There will be opportunities in the market for providers in health plans that focus on population health management, health care operations, care delivery, and consumer experience to design solutions that interpret the patient-generated health data these devices generate in order to solve specific problems across healthcare.

Technologies like this don't develop in a vacuum. Let's take a look at some of the wider trends influencing the way IoT devices in patient-generated health data impact health care. There are some important healthcare trends to consider, consumerization for example. With higher deductible plans becoming more the norm, healthcare is becoming a much more of a consumer good.

This, together with more health-related wearables, and medical device manufacturers becoming more design-oriented, consumer choice is becoming a huge aspect of healthcare. With continuous care, we can look at delivering healthcare that is much more engaging for the individual. The shift to value-based care is also another trend. As more risk is shifted to accountable care organizations, and providers, everyone in the healthcare industry is looking for ways to manage care in a way that avoids big costs.

With continuous care, we can provide patients, providers, and payers with the tools to better manage health, specifically, but not limited to, better chronic care management, and therefore lowering the overall cost of healthcare. Personalization is also a big trend. By using wellness, and medical grade IoT devices, and the associated analytics on the data produced by those devices, we can look for patterns in each individual's health leading to individualized care plans.

By approaching continuous care in a non-siloed way, we can look for patterns across conditions, and treat the person as a whole, and not simply focus on the set of conditions affecting the individual in isolation. Consumer electronic trends are also worth considering. Many more startups, and large firms are innovating in the wellness, and personally worn medical device space.

Wearables like Fitbit, and Apple Watch, and many others are transitioning from just the wellness, and activity monitoring space, to incorporate the ability to capture medical grade data. Smartphones are broadly deployed, and increasingly capable of acting as a personal data hub to interface between the personal health devices, and the healthcare system via Wifi or 5G broadband networks.

Smartwatches are playing a growing role in healthcare, acting as a personal area networking device hub. Smart speakers, and virtual assistants available in one in five homes in the US act as a convenient conduit for delivering health information, and digital therapeutics.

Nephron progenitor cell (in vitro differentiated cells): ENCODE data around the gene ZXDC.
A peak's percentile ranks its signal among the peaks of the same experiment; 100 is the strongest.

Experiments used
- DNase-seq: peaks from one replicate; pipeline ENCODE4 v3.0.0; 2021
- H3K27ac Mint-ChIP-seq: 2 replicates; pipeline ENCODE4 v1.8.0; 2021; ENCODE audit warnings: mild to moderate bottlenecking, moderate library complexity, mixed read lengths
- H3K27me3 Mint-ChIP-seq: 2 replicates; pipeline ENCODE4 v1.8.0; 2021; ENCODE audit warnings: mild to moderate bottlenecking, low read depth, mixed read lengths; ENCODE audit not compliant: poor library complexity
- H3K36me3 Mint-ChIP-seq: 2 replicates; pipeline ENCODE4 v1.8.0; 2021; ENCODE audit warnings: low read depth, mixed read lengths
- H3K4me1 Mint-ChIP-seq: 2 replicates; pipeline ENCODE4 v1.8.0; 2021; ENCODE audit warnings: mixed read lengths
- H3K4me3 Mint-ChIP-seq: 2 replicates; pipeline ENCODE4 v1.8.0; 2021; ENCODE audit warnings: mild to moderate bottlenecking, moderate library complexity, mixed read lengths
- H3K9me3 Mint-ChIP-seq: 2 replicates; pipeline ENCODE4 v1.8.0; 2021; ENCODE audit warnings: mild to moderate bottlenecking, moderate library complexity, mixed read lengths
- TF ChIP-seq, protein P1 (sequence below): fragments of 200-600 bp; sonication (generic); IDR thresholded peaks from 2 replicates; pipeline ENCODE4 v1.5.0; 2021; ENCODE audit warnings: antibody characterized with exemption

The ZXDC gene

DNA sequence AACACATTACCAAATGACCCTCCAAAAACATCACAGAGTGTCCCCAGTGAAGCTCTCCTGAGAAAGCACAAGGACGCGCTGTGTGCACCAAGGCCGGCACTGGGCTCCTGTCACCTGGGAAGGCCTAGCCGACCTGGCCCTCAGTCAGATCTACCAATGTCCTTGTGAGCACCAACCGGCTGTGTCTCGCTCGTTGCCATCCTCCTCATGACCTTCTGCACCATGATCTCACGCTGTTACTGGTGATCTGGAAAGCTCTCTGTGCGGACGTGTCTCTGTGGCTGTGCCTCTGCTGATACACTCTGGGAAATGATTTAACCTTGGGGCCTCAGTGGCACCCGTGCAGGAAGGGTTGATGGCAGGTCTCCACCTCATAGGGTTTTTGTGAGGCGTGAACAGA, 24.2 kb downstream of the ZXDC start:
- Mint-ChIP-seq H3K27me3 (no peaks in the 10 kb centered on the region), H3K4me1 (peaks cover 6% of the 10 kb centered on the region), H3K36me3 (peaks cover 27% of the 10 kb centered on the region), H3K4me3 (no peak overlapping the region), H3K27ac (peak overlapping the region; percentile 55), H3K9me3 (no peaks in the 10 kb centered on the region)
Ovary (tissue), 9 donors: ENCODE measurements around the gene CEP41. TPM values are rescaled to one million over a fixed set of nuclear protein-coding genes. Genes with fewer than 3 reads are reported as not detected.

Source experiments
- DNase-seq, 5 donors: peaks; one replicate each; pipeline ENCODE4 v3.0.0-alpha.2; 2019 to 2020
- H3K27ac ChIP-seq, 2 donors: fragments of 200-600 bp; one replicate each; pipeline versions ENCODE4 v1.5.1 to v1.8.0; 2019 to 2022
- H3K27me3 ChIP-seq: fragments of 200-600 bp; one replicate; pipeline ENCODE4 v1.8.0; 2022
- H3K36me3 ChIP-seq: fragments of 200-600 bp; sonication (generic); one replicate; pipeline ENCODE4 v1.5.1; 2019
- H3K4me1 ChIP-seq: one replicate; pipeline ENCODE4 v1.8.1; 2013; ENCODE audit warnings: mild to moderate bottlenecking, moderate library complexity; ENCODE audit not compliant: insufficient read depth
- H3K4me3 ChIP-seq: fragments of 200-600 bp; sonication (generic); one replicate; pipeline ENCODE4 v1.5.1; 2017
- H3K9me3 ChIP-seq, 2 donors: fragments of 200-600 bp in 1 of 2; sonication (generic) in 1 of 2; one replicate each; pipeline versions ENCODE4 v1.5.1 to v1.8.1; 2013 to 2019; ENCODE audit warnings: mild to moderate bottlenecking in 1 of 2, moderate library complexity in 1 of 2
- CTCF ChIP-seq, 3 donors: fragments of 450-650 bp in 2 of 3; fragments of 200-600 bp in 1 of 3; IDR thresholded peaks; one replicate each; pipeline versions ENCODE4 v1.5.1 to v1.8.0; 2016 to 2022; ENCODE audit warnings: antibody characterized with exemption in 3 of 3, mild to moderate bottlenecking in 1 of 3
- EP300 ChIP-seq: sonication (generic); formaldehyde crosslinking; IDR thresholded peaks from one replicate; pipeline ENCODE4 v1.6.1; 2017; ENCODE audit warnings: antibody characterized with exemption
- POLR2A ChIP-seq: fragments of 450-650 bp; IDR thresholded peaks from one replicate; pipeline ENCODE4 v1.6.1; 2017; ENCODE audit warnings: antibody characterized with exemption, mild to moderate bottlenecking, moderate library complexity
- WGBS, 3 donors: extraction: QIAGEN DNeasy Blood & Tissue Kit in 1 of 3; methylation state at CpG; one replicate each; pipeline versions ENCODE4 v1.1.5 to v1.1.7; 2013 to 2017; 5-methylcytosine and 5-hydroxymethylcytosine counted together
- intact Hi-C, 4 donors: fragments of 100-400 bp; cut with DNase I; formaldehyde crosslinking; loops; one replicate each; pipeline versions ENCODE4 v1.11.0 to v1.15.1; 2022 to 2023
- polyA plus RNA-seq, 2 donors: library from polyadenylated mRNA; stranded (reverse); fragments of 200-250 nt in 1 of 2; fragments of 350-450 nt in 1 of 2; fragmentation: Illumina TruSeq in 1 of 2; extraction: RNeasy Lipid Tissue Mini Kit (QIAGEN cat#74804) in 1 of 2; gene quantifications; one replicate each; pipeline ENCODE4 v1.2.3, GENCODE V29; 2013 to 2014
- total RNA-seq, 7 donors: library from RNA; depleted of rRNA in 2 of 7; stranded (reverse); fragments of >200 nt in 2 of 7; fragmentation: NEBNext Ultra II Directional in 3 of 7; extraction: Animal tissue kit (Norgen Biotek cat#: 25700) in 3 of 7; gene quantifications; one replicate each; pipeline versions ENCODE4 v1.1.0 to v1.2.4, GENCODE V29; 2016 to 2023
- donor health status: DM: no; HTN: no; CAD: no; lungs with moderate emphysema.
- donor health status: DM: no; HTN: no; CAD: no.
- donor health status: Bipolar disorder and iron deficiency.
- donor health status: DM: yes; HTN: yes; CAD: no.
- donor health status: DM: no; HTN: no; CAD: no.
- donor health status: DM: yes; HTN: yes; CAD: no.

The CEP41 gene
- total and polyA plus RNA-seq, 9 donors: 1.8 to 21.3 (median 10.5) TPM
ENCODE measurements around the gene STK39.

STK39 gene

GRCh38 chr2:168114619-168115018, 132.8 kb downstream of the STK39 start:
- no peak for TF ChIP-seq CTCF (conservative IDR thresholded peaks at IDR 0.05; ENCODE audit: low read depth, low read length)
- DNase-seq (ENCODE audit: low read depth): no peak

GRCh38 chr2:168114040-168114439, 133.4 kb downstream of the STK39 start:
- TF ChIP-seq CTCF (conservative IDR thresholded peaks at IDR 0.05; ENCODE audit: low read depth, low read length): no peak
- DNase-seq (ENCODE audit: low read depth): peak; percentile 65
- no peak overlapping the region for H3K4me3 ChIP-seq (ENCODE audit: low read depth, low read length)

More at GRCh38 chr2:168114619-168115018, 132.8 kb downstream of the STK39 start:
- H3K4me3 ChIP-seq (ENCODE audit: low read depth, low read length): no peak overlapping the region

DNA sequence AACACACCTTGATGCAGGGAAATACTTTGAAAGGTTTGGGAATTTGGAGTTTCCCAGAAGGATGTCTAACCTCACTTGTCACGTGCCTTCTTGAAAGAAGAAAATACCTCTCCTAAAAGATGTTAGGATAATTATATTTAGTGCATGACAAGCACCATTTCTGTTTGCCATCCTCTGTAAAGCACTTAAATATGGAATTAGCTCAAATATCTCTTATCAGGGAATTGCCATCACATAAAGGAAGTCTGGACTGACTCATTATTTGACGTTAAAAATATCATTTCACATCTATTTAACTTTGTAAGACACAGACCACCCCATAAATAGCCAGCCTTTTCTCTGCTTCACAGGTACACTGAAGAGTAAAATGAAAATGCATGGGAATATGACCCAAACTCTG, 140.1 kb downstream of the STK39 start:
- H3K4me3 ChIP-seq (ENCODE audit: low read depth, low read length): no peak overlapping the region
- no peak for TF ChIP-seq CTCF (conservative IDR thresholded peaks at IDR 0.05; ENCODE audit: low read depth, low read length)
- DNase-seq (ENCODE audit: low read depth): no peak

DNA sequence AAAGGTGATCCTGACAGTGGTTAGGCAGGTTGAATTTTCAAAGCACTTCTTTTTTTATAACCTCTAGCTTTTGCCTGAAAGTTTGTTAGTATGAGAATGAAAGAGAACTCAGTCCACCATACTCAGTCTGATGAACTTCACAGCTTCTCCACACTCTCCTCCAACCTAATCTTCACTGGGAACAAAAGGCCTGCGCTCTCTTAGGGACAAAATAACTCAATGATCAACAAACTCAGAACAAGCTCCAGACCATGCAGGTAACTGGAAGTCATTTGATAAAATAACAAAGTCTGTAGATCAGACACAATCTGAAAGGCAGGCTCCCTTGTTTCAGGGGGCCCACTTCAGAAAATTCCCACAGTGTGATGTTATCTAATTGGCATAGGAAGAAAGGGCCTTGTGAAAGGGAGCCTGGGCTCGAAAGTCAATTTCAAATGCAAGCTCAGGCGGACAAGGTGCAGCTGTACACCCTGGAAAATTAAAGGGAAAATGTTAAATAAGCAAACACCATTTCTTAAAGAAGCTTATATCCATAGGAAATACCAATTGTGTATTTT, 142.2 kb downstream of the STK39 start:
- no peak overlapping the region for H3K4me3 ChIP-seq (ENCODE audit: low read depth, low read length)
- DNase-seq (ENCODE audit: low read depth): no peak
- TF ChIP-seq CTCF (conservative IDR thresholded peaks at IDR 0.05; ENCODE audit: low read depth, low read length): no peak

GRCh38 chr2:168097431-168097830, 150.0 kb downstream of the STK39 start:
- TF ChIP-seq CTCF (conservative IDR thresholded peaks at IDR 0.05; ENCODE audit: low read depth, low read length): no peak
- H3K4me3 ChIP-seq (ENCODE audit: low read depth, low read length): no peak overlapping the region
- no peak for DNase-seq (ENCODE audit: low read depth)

We also should think about artificial intelligence at the edge, I.E, the decentralization of artificial intelligence due to the size, and power of chip technology, meaning that we have the processing power available locally to deliver more timely analysis of the data for very time sensitive health situations.

There are also some important regulatory trends to consider. On January 1st, 2018, the centers for Medicare, and Medicaid services, CMS, allowed providers to bill for examining patient-generated health data, such as that produced by medical IoT devices. This ruling will allow a market to form, involving device, and software companies, marketing solutions to providers to automate the way they view patient-generated health data, and build more anticipatory, and personalized care plans.

Software as a medical device is also an interesting consideration. The Food, and Drug Administration recently piloted a precertification program to accelerate the acceptance of digital therapeutics within healthcare. The FDA is attempting to address the gap between lifetimes in software, and consumer electronics typically measured in months, with the time span required to run clinical trials to demonstrate clinical evidence of benefit.

We still need these studies, we still need the evidence of benefit, but we need to do it in a more timely fashion. There are some interesting trends in the way that physicians are licensed. This trend is perhaps more impactful to telemedicine, but it still applies to the related field of continuous care. The Veterans Administration in some states allow providers licensed in other states to practice medicine.

The Veterans in the E-health, and Telemedicine Support Act of 2017, The Vets Act, allows a licensed health care professional of the Veterans Administration to practice his, or her profession using telemedicine at any location in any state, regardless of where the professional, or patient is located.

The regulatory shift in the FDA, Veteran's Administration, and state's laws related to telemedicine, and remote care are paving the way for more innovation. Recently, Kaiser Permanente disclosed that about half of all visits in its system were via some form of online interaction. Let's also examine some key information technology trends.